In EMILY HUDSON, Melissa Jones explores how a spirited
girl fits and/or doesn't fit into mid 19th-century
society. Orphaned and sent to boarding school where she
was asked to leave because of dubious behavior, Emily
Hudson becomes an unwanted guest at her uncle's home in
Newport. Emily's spunk (a tendency to run through rooms,
giggle and say what she thinks) doesn't jive with her
conservative, and often verbally abusive, uncle who wants
to see her married and gone as soon as possible. The only
spark in this somber atmosphere for Emily is a budding
friendship with her cousin, William, an aspiring writer.
Emily lost her family to consumption and, knowing she's
susceptible to the disease, she chooses not to accept a
marriage proposal from Captain James Lindsay. Her
consolation is that William takes her to London where she
can study drawing for which she has a passion. In turn,
William can introduce himself to English society. William
and Emily's relationship turns rocky as he becomes more and
more annoyed with her outspoken behavior, something he used
to find charming. Their interplay is interesting,
with William's affection often just shy of being
incestuous. Finally, fed up with Williams's controlling
manipulations, Emily escapes to Rome to finally finds her
Melissa Jones has brought to life the difficulties women
faced when trying to forge independent lives during this
time period. Generally women married, and those who
enjoyed their own lives were either widows or
independently wealthy. For Emily, dependent on her cousin
for everything, it's easy to see why it took her so long
to make a move. Jones's style is introspective, and at
times almost stalls before moving forward again. She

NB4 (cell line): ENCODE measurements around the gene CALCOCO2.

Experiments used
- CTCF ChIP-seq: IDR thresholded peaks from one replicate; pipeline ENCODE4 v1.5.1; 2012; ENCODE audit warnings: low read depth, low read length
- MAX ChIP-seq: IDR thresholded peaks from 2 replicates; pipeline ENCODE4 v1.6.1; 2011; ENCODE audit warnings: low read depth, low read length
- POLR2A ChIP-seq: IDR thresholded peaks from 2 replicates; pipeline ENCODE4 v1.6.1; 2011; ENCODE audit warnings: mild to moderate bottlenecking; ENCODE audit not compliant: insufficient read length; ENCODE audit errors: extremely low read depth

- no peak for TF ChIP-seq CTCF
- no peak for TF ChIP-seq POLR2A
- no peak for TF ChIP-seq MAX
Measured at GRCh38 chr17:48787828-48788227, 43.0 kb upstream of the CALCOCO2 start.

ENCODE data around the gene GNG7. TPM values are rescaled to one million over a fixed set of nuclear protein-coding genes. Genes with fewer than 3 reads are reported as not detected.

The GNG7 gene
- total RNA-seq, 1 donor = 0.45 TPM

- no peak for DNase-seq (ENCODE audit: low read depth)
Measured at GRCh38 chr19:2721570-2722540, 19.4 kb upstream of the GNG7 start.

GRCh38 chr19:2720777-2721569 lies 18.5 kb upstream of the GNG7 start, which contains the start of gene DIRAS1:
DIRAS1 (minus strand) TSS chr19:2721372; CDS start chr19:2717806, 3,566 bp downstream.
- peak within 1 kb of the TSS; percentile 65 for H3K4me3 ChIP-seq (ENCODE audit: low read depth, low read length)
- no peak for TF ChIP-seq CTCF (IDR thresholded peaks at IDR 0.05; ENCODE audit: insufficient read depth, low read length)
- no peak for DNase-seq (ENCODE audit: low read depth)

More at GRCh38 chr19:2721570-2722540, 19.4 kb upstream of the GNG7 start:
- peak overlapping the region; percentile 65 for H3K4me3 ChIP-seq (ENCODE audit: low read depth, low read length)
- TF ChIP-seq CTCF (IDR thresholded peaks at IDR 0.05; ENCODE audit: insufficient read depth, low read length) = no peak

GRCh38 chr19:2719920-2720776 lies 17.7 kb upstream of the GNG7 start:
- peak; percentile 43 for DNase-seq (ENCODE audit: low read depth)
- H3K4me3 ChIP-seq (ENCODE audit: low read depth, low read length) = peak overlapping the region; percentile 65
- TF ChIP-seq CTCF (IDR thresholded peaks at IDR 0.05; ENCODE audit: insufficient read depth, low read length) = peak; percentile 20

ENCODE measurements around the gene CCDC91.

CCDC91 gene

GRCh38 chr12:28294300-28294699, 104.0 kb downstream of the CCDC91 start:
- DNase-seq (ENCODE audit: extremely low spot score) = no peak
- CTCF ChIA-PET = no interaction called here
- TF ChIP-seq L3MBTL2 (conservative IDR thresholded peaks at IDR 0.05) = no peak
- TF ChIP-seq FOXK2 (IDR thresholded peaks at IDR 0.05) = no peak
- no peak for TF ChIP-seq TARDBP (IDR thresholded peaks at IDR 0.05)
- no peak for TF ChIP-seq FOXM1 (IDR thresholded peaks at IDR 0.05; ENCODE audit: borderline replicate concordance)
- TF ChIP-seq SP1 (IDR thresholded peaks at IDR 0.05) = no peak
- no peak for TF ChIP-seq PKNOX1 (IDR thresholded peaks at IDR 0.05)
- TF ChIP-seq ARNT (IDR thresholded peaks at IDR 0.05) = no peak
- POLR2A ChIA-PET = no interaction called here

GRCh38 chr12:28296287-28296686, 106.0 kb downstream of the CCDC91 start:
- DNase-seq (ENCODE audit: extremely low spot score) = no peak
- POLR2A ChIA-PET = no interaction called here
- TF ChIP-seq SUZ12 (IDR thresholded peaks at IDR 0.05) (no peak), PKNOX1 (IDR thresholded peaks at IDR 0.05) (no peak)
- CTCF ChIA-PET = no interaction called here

combines third-person narration with Emily's
correspondence with friends. Sometimes the letters
confused more than added to the experience, at least for
this reader. That said, this is a well-written novel of
self-discovery, and could very easily be a true story,
given what I've read of history of the period. What's
interesting is the prologue didn't make sense to me until
the very end, and then I understood it completely. Jones
clearly has a talent for character development, an ability
to set a scene, and realistic dialogue that enhances her
characters' personalities. I look forward to reading more
of her work in the future.
"Inspired by an episode in Henry James's life-the story of
an independent young woman's flight from convention. "
After the start of the Civil War, Emily Hudson-an orphan who
lost her family to consumption and fever-finds herself the
begrudged guest at the home of her relatives in Newport.
Emily's longing to be an artist is dismissed by her
puritanical uncle, who wants nothing more than to rid
himself of her through marriage. Her only friend is her
aesthete cousin, William, an ailing young writer.
When a promising engagement to the eligible Captain Lindsay
is broken, William rescues Emily from an uncertain future by
taking her to England. Lonely and desperate to escape her
cousin-once her confidante, now her obsessively controlling
patron-Emily sets out alone to meet her destiny in the
eternal city of Rome.
Reminiscent of the novels of Edith Wharton, "Emily Hudson"
is an exquisitely told tale about a heroine struggling to be
true to herself, and also find love in a society where only
marriage or an independent income guaranteed a woman the
freedom to do as she pleased.